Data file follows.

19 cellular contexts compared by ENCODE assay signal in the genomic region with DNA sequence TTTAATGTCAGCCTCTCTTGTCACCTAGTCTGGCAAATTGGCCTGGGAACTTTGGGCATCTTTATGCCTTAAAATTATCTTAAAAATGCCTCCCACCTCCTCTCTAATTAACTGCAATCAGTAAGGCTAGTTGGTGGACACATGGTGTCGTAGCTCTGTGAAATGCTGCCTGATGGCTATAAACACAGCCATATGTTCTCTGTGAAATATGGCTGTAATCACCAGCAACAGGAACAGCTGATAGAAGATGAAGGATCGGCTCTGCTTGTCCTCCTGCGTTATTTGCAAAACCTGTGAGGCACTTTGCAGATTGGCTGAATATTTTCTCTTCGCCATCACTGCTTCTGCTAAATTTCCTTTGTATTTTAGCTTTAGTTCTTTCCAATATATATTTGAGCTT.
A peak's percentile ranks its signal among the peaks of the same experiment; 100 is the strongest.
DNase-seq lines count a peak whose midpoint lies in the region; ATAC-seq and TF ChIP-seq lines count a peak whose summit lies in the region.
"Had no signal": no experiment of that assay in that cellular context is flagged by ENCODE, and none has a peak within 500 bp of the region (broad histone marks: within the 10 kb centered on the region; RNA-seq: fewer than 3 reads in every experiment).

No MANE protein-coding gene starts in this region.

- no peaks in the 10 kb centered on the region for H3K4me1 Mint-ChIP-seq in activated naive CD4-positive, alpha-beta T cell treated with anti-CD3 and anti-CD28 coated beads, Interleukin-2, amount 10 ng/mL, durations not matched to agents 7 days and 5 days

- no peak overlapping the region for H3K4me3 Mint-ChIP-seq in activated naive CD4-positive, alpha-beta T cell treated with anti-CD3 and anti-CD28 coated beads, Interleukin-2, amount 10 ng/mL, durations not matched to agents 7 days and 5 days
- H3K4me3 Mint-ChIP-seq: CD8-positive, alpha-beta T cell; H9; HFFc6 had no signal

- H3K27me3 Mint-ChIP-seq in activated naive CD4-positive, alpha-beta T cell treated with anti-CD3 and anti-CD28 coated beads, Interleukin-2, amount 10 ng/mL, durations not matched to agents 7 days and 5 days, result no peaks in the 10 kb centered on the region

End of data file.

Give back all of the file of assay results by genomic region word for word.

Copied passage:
19 cellular contexts compared by ENCODE assay signal in the genomic region with DNA sequence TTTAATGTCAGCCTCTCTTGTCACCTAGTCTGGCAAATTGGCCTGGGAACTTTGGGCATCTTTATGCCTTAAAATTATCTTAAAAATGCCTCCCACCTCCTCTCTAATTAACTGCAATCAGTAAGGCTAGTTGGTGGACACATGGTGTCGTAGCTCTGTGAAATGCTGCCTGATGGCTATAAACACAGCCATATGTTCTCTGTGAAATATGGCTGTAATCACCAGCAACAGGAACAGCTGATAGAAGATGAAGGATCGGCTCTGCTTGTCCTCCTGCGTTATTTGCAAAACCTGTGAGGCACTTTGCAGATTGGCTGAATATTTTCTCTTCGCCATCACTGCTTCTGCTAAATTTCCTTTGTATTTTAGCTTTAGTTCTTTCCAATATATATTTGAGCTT.
A peak's percentile ranks its signal among the peaks of the same experiment; 100 is the strongest.
DNase-seq lines count a peak whose midpoint lies in the region; ATAC-seq and TF ChIP-seq lines count a peak whose summit lies in the region.
"Had no signal": no experiment of that assay in that cellular context is flagged by ENCODE, and none has a peak within 500 bp of the region (broad histone marks: within the 10 kb centered on the region; RNA-seq: fewer than 3 reads in every experiment).

No MANE protein-coding gene starts in this region.

- no peaks in the 10 kb centered on the region for H3K4me1 Mint-ChIP-seq in activated naive CD4-positive, alpha-beta T cell treated with anti-CD3 and anti-CD28 coated beads, Interleukin-2, amount 10 ng/mL, durations not matched to agents 7 days and 5 days

- no peak overlapping the region for H3K4me3 Mint-ChIP-seq in activated naive CD4-positive, alpha-beta T cell treated with anti-CD3 and anti-CD28 coated beads, Interleukin-2, amount 10 ng/mL, durations not matched to agents 7 days and 5 days
- H3K4me3 Mint-ChIP-seq: CD8-positive, alpha-beta T cell; H9; HFFc6 had no signal

- H3K27me3 Mint-ChIP-seq in activated naive CD4-positive, alpha-beta T cell treated with anti-CD3 and anti-CD28 coated beads, Interleukin-2, amount 10 ng/mL, durations not matched to agents 7 days and 5 days, result no peaks in the 10 kb centered on the region